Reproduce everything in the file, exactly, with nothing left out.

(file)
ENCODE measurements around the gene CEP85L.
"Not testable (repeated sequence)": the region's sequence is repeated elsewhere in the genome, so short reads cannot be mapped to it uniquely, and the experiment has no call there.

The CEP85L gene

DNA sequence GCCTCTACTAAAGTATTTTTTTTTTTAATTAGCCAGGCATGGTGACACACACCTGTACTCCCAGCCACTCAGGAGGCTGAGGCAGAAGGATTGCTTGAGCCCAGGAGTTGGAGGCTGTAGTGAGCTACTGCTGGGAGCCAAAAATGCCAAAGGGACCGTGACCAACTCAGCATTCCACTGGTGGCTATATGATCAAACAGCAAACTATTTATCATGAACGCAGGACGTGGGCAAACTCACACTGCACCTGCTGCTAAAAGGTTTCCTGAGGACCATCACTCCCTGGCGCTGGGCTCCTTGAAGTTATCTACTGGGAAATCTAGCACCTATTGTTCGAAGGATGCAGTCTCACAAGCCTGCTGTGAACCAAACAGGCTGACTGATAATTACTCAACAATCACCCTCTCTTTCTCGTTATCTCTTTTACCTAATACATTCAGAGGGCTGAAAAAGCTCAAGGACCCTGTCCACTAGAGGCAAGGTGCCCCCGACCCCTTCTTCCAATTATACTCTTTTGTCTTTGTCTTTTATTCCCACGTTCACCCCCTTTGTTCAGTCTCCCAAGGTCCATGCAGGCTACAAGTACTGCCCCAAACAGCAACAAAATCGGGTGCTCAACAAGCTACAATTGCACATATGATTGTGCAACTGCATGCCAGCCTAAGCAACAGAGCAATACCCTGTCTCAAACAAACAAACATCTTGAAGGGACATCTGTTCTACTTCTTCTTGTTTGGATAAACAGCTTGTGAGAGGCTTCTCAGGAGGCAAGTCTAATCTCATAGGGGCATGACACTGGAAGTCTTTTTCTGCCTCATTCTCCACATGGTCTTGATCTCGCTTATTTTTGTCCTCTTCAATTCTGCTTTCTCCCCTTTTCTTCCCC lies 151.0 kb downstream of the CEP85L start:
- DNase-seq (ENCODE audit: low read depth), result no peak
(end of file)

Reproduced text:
ENCODE measurements around the gene CEP85L.
"Not testable (repeated sequence)": the region's sequence is repeated elsewhere in the genome, so short reads cannot be mapped to it uniquely, and the experiment has no call there.

The CEP85L gene

DNA sequence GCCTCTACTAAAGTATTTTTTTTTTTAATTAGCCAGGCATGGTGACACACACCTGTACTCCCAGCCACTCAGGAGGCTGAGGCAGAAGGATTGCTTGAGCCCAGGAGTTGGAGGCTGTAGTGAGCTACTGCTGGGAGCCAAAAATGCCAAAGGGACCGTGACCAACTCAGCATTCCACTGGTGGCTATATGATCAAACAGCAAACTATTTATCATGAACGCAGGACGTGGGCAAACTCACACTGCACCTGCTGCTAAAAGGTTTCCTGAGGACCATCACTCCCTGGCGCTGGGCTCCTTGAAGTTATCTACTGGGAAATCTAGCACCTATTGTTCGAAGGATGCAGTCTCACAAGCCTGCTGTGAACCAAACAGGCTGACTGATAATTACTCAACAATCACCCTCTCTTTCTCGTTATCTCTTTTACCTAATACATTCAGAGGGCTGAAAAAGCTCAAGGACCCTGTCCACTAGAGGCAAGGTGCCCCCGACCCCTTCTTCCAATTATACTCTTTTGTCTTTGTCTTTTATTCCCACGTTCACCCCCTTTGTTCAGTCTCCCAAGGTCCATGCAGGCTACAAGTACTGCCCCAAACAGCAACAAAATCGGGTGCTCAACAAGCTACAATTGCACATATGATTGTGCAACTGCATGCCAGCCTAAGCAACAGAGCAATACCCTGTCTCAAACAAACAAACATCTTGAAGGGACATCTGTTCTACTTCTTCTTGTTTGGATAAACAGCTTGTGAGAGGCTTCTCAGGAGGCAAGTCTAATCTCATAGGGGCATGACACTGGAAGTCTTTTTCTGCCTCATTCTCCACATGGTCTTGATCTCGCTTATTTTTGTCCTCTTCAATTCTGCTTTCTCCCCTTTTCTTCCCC lies 151.0 kb downstream of the CEP85L start:
- DNase-seq (ENCODE audit: low read depth), result no peak